Abdominal Aortic Aneurysms (AAA) are defined as focal dilatations of the abdominal aorta that are 50% greater than the proximal normal segment. The most common location includes infrarenal with extension into iliac arteries. Imaging is essential for the detection of AAA, monitoring of rate of growth, pre-operative planning and post-operative follow-up.

Computed tomography scan has become an integral part of the evaluation of abdominal aortic aneurysms and has virtually replaced conventional angiography for the evaluation of these aneurysms [1]. MR angiography can provide the same information as CT scan [2]. These investigations show saccular shape in mycotic aneurysms as opposed to fusiform shape in atherosclerotic aneurysms [3]. The complications of these aneurysms include rupture, infection, aorto-enteric and aorto-caval fistulas, embolic occlusion of branch vessel, and compression of adjacent structures. Aorto-enteric fistulas can be primary, caused by atherosclerotic aortic aneurysm or secondary related to from aortic reconstructive surgery. The most commonly involved part of the gut third and the fourth portions the duodenum. Symptoms usually include abdominal pain, hematemesis, and melena. Treatment of these fistulas is emergent surgery of resection of the aneurysm and enteric reconstruction.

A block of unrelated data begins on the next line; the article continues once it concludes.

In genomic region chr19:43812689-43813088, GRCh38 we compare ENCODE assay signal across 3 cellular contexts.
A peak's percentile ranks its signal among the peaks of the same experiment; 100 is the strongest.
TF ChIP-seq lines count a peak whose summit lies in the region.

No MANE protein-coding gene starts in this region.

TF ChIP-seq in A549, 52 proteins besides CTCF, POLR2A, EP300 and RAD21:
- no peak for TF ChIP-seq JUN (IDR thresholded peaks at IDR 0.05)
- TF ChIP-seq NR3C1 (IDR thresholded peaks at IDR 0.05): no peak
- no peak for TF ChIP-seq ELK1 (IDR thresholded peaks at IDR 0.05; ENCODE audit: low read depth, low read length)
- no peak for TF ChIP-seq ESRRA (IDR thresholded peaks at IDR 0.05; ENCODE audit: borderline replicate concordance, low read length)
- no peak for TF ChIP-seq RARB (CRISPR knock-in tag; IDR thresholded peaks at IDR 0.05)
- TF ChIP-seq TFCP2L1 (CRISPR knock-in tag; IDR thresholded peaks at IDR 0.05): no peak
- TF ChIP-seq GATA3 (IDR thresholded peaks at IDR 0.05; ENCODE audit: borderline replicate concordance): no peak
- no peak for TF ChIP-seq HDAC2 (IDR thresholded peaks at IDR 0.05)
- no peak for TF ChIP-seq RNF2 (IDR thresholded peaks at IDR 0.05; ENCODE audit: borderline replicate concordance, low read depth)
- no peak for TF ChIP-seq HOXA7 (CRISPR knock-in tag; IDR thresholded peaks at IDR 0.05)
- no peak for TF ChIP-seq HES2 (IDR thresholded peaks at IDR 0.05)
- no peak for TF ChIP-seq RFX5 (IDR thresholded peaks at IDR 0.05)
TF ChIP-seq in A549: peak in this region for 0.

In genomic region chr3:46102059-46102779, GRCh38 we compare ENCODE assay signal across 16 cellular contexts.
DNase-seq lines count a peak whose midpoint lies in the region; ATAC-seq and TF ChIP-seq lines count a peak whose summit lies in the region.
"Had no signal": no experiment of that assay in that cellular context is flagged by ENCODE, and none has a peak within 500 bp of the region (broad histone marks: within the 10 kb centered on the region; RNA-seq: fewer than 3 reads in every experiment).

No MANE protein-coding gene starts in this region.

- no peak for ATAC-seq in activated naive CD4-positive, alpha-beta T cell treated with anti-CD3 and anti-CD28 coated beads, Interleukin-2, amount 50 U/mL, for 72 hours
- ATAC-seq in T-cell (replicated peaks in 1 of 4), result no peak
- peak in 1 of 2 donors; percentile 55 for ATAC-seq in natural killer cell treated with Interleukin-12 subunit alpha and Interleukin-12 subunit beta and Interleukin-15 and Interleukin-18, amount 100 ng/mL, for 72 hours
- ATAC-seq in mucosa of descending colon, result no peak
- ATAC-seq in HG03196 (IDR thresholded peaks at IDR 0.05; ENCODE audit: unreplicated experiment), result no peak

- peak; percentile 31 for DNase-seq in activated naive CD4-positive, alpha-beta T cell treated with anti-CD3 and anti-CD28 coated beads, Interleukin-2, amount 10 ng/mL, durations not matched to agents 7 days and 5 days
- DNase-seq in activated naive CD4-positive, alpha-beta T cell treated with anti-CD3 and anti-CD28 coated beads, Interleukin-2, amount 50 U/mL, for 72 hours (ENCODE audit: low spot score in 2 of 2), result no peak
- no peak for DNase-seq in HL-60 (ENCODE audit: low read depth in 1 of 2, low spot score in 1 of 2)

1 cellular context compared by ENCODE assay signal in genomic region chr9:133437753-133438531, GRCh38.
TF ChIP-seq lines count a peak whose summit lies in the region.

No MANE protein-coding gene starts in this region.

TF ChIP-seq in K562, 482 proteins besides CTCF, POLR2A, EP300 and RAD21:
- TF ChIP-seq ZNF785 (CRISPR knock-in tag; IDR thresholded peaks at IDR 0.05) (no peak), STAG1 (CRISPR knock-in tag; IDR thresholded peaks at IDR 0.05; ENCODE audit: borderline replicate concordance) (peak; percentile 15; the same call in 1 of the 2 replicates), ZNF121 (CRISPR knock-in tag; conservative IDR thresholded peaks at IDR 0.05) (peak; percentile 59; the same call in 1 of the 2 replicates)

Declaration of Interests

Both authors have no conflicts of interest to disclose.

References

[1] Wadgaonkar AD, Black III JH, Weihe EK, Zimmerman SL, Fishman EK (2015) Abdominal aortic aneurysms revisited: MDCT with multiplanar reconstructions for identifying indicators of instability in the pre-and postoperative patient. Radiographics 35: 254-268.

[2] Rudarakanchana N, Powell JT (2013) Advances in imaging and surveillance of AAA: when, how, how often? Prog Cardiovasc Dis 56:7-12.

[3] Lai CH, Chang RS, Luo CY, Kan CD, Lin PY, Yang, YJ (2013) Mycotic aneurysms in the abdominal aorta and iliac arteries: CT-based grading and correlation with surgical outcomes. World J Surg 37: 671-679

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Citations : 196

International Journal of Clinical & Medical Images received 196 citations as per Google Scholar report